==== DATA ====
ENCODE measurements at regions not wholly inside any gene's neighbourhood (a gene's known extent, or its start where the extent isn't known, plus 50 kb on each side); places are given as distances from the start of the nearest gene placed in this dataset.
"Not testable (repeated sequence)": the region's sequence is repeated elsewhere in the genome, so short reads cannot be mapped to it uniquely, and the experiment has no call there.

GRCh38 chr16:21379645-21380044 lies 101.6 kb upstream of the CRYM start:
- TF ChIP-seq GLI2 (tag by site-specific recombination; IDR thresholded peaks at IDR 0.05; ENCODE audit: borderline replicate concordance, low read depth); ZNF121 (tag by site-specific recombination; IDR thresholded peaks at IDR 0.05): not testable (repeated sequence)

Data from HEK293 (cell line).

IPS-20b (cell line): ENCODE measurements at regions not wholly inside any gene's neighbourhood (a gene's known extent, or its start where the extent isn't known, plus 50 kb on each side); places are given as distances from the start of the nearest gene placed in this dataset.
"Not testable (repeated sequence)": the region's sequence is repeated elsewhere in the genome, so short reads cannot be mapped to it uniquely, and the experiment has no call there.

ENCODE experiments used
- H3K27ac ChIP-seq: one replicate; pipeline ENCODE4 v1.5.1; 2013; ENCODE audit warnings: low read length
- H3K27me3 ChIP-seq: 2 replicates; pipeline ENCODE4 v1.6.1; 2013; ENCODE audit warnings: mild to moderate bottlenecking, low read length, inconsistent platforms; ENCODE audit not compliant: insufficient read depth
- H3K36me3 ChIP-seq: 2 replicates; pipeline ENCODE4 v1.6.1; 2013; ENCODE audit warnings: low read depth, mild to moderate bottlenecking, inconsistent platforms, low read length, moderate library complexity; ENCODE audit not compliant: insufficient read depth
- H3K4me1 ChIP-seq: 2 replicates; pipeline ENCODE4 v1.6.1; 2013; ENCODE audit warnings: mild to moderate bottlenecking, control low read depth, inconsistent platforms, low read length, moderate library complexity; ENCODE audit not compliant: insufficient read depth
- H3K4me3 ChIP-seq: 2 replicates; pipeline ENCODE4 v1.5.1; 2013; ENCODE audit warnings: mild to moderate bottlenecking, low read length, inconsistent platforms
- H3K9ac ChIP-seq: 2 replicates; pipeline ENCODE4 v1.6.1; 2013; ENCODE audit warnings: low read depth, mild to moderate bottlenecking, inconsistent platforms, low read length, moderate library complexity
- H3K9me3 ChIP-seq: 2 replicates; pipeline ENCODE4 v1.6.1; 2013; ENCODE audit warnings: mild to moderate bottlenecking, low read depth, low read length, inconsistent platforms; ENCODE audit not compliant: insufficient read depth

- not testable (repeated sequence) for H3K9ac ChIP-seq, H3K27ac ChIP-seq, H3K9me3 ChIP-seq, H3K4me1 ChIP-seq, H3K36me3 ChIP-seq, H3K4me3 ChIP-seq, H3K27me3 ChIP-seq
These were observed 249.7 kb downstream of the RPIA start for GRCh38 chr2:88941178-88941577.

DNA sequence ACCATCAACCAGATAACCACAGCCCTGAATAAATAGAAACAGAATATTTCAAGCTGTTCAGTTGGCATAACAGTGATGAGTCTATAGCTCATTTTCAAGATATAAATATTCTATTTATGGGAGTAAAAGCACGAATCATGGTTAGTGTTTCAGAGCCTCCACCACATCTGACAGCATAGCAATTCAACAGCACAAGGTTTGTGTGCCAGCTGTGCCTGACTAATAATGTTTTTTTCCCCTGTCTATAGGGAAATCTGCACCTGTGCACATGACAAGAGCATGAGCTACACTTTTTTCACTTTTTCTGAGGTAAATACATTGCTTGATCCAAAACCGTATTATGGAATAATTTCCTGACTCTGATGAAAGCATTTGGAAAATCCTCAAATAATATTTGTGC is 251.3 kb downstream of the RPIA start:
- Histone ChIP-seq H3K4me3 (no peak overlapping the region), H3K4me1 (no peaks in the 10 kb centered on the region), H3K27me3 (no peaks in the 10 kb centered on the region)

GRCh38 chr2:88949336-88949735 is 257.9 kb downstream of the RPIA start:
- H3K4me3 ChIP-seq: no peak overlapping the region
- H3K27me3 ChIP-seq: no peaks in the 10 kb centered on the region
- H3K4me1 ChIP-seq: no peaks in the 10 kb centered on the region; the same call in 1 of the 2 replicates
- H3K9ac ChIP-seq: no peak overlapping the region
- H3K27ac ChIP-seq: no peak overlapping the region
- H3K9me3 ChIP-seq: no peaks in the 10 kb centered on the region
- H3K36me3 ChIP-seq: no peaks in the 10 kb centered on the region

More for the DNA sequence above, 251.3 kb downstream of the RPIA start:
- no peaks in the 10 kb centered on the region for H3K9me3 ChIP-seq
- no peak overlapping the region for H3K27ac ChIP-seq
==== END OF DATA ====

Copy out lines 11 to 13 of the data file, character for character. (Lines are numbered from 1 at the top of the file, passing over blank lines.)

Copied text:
- H3K36me3 ChIP-seq: 2 replicates; pipeline ENCODE4 v1.6.1; 2013; ENCODE audit warnings: low read depth, mild to moderate bottlenecking, inconsistent platforms, low read length, moderate library complexity; ENCODE audit not compliant: insufficient read depth
- H3K4me1 ChIP-seq: 2 replicates; pipeline ENCODE4 v1.6.1; 2013; ENCODE audit warnings: mild to moderate bottlenecking, control low read depth, inconsistent platforms, low read length, moderate library complexity; ENCODE audit not compliant: insufficient read depth
- H3K4me3 ChIP-seq: 2 replicates; pipeline ENCODE4 v1.5.1; 2013; ENCODE audit warnings: mild to moderate bottlenecking, low read length, inconsistent platforms